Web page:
I have written about using lossless optimisations techniques to reduce the size of images before, but I recently learned of a few other tools to further reduce the size of PNG images.

Basic optimisation

While you could use Smush.it to manually optimise your images, if you want a single Open Source tool you can use in your scripts, optipng is the most effective one:

optipng -o9 image.png

Removing unnecessary chunks

While not as effective as optipng in its basic optimisation mode, pngcrush can be used remove unnecessary chunks from PNG files:

pngcrush -q -rem gAMA -rem alla -rem text image.png image.crushed.png

Depending on the software used to produce the original PNG file, this can yield significant savings so I usually start with this.

Reducing the colour palette

When optimising images uploaded by users, it's not possible to know whether or not the palette size can be reduced without too much quality degradation. On the other hand, if you are optimising your own images, it might be worth trying this lossy optimisation technique.

For example, this image went from 7.2 kB to 5.2 kB after running it through pngnq:

pngnq -f -n 32 -s 3 image.png

Re-compressing final image

Most PNG writers use zlib to compress the final output but it turns out that there are better algorithms to do this.

Using AdvanceCOMP I was able to bring the same image as above from 5.1kB to 4.6kB:

advpng -z -4 image.png

When the source image is an SVG

Another thing I noticed while optimising PNG files is that rendering a PNG of the right size straight from an SVG file produces a smaller result than exporting a large PNG from that same SVG and then resizing the PNG to smaller sizes.

Here's how you can use Inkscape to generate an 80x80 PNG:

inkscape --without-gui --export-width=80 --export-height=80 --export-png=80.png image.svg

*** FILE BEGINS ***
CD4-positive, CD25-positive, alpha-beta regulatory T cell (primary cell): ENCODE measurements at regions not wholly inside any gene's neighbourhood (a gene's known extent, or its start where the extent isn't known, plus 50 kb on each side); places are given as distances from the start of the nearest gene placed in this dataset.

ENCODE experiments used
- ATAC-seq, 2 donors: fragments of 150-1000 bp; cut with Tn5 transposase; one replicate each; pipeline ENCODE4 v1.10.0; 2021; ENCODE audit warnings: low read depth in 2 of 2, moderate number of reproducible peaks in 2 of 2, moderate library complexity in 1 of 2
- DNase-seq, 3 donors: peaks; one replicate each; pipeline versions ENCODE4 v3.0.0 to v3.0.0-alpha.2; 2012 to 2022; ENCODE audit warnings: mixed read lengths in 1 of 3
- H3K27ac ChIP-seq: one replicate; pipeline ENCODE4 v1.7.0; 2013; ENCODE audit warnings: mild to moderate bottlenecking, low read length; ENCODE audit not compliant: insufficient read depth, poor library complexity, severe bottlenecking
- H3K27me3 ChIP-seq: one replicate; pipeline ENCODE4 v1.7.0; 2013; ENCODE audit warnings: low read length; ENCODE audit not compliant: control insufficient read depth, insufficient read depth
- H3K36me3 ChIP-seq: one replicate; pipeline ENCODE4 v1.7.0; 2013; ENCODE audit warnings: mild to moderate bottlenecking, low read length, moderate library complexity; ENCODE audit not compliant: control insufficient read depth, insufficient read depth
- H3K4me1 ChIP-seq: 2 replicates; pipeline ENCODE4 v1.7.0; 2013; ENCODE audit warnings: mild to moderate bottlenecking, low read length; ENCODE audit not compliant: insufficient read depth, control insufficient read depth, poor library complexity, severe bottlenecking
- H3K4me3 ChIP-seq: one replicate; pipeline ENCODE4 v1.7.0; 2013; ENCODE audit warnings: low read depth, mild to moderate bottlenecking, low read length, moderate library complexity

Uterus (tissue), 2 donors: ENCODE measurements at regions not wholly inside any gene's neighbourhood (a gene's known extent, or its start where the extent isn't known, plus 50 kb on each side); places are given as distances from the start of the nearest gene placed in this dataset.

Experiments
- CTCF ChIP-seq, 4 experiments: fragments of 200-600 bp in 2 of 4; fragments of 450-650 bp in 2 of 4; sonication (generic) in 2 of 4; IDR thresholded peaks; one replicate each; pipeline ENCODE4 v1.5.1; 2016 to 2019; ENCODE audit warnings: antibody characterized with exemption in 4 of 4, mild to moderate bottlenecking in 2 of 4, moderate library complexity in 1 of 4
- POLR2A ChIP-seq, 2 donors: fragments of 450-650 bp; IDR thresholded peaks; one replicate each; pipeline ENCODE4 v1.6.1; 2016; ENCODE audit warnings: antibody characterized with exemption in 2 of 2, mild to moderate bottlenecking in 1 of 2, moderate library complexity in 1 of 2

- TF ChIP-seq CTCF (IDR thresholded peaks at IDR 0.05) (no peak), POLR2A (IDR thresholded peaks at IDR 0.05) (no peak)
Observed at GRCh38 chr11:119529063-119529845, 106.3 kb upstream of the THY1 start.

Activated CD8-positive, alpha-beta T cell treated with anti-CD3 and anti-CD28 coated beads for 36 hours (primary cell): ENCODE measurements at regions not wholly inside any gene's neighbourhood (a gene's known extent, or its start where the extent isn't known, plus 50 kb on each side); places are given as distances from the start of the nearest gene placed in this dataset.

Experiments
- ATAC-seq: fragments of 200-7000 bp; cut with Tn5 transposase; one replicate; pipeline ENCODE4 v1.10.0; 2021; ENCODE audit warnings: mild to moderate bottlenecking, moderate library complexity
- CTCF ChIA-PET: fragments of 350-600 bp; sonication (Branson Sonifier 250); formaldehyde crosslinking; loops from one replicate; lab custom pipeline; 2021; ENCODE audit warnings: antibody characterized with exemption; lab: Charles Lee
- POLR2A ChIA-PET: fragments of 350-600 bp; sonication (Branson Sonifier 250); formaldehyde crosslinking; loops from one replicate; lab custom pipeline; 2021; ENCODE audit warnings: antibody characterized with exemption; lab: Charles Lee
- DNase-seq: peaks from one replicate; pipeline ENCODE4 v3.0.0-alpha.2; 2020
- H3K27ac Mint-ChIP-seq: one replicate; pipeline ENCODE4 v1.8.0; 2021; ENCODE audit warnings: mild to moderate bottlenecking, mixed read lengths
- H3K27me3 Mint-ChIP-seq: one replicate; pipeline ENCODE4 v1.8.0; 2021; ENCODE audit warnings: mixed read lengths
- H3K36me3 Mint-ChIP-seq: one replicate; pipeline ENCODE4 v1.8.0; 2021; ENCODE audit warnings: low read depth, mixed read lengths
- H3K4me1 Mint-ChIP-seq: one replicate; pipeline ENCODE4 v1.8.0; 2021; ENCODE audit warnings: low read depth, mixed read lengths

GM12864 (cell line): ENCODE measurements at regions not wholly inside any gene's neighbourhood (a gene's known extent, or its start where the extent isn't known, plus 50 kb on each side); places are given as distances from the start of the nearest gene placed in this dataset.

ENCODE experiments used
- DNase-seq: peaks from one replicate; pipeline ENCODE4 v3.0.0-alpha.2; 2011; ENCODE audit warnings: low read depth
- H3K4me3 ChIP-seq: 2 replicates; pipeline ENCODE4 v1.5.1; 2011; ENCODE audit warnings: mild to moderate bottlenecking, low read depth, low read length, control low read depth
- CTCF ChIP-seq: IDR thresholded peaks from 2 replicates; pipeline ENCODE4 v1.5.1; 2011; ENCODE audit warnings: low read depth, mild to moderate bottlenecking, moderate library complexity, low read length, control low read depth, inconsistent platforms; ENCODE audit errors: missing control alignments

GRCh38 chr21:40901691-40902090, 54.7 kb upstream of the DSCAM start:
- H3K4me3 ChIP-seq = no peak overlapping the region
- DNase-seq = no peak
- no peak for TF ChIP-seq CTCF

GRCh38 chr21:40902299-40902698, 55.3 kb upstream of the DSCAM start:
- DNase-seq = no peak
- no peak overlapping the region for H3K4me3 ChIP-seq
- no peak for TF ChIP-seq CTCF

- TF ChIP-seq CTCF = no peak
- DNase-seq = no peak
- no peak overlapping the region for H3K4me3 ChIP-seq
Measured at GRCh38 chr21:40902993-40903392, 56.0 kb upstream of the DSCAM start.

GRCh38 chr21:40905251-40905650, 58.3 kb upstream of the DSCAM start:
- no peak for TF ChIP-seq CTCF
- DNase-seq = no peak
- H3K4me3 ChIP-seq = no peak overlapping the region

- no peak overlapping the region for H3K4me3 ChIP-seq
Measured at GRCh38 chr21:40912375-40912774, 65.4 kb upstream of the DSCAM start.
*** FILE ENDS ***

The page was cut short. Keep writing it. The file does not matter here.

Other options for generating PNG from SVG are:

rsvg -w 64 -h 64 icon.svg icon.png

convert -geometry 64x64 -depth 8 -background none icon.svg icon.png

I'm curious as to which is best. Of course, best of all (for packaging) would be to be able to just install the SVG file and have PNG and XPM files generated automatically, in the "best" way whatever that might be, by dpkg triggers.

Comment by Barak A. Pearlmutter

Some more png chunks can generally be removed (with caveats such as not removing copyright if it's not your image…)

I use:

pngcrush -q \
-rem alla -rem gAMA -rem cHRM -rem iCCP \
-rem sRGB -rem tRNS -rem bKGD -rem pHYs \
-rem sBIT -rem tPLT -rem hIST -rem tIME \
-rem tEXT -rem iTXt -rem zTXt -rem vpAg \
in.png out.png

Reducing the number of colors to <= 256 distinct colors allows encoding of the image with a palette rather than RGB (often smaller except for small images).

Image magick is also handy. It can reduce the depth (number of bits per R, G, B, alpha). It's lossy but can be acceptable. Encoding can then be more efficient after rerunning pngcruh + optipng. For example, to reduce the depth to 4 bits per RGB:

$ convert -depth 4 in.png out.png

Command 'pngcheck -v in.png' is also handy to see what png chunks are present in an image.

Comment by dominiko